Joe Montana had one request as he received a ceremonial sign for a street that will be named after him where Candlestick Park once stood.
That the street also honor the wide receiver who caught the 49ers legend’s most famous pass.
“I would like to share this,” Montana said at the two-hour event at San Francisco’s City Hall. “I would ask that you change this to Montana-Clark Drive.”
The iconic image of Dwight Clark reaching up to catch Montana’s throw — a play known in NFL lore as The Catch — in the waning moments of the 1982 NFC Championship Game was one of several memorable sports moments at the 49ers’ former stadium.
The site where Candlestick Park once stood is being converted into a mixed-use development project complete with streets named after some of the greats who played there, which was also the home of MLB’s San Francisco Giants.
“We’re all in this together, and we’ll find ways to win,” Montana said of the team’s old mantra. “…On and off the field, everybody tried to help everybody else in any way they possibly could.”
An image of The Catch will be featured in a public mural at the development project.
Clark, who revealed in March that he has been diagnosed with the condition known as Lou Gehrig’s disease, recalled how Montana would sail the ball or throw it at Clark’s feet whenever they practiced the route.
The ball’s placement on the actual play was perfect, prompting Montana to lobby to call it The Throw.
Said Clark to his friend in mock protest: “Give me my one play!”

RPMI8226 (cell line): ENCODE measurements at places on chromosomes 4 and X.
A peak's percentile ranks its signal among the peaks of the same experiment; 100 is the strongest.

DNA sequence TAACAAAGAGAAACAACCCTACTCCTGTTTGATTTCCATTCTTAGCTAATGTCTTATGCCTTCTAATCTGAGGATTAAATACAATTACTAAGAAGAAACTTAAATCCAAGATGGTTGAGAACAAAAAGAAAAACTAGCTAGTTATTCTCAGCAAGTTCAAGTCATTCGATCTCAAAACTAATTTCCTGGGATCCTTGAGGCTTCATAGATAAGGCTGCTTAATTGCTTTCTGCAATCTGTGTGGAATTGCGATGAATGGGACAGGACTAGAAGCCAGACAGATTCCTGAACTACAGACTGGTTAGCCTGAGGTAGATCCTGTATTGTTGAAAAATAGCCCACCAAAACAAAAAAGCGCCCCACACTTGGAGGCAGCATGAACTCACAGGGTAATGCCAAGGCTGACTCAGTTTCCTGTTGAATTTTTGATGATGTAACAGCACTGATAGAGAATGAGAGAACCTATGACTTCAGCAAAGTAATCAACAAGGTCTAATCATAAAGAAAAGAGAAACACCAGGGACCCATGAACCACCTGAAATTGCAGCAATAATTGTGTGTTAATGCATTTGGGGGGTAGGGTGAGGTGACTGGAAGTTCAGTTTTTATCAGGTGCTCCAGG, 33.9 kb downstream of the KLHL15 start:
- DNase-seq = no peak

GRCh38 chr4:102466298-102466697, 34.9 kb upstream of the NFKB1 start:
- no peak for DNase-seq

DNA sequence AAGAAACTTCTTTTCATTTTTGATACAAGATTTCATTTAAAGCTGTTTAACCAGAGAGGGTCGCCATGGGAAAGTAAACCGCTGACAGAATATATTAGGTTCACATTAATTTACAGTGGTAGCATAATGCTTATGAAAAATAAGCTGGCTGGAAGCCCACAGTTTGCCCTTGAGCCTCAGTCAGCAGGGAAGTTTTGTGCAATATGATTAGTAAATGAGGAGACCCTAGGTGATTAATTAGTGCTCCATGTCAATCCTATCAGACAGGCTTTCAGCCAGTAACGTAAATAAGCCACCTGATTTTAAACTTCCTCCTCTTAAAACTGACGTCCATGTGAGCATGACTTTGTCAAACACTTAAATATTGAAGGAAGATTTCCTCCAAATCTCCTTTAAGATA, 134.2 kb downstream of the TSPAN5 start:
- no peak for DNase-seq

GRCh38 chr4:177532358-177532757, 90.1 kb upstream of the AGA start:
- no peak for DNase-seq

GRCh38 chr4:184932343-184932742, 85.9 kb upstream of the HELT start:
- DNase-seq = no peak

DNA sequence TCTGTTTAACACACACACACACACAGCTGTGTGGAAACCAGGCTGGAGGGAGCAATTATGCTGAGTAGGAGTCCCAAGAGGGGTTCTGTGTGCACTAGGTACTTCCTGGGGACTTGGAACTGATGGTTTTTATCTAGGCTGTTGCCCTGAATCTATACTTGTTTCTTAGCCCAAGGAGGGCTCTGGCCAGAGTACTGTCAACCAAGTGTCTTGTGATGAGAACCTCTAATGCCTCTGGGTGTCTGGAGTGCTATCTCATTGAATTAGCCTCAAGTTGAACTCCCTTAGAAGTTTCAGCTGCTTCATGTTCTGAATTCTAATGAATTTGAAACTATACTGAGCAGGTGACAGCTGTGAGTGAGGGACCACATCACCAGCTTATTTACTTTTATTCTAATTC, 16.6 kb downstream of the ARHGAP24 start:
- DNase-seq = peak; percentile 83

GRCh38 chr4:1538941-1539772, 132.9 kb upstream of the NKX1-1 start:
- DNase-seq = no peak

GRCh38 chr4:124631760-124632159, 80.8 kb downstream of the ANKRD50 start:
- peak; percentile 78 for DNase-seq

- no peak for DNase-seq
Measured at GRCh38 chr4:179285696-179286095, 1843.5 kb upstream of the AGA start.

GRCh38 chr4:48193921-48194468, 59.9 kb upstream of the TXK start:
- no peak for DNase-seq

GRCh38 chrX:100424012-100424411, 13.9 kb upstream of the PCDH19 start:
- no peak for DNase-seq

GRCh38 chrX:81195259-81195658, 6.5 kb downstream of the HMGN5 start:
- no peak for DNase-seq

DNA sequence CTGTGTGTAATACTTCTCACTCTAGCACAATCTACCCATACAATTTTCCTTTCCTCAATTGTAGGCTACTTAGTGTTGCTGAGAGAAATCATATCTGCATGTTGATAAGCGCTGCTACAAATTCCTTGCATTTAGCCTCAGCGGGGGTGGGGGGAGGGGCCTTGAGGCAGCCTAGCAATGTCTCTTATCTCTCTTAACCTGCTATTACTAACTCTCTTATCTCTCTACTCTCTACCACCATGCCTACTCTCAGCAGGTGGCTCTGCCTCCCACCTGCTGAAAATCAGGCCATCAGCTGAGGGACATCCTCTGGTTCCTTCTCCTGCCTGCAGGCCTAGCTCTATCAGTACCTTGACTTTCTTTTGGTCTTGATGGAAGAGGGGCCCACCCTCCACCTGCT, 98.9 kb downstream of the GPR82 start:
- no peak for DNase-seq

Among the other former 49ers who will have streets named for them: defensive back Ronnie Lott, longtime owner Edward J. DeBartolo, receiver Jerry Rice and coach Bill Walsh, who died in 2007. His sign, Bill Walsh Street, was presented to his widow, Geri.
Former Giants players — Willie Mays, Juan Marichal, Orlando Cepeda and Barry Bonds — also will have streets in their honor. Willie McCovey will have a park named after him. McCovey’s 231 home runs at Candlestick Park were the most by any batter in a stadium infamous for its blustery wind.
“I enjoyed Candlestick. I was one of the few players who enjoyed playing there,” McCovey said.
Carmen Policy, the longtime 49ers executive and DeBartolo’s right-hand man, will also get a street, Carmen Policy Avenue.
“I always figured if I got something named after me, it would be Carmen Policy Alley, where you put your garbage,” Policy jokingly said. “To have it actually say Avenue — it’s pretty special.”
The 49ers, who won five Super Bowls during their days at Candlestick, moved to Levi’s Stadium in Santa Clara in 2014. The Giants moved to AT&T Park in 2000, where they have since won three World Series titles.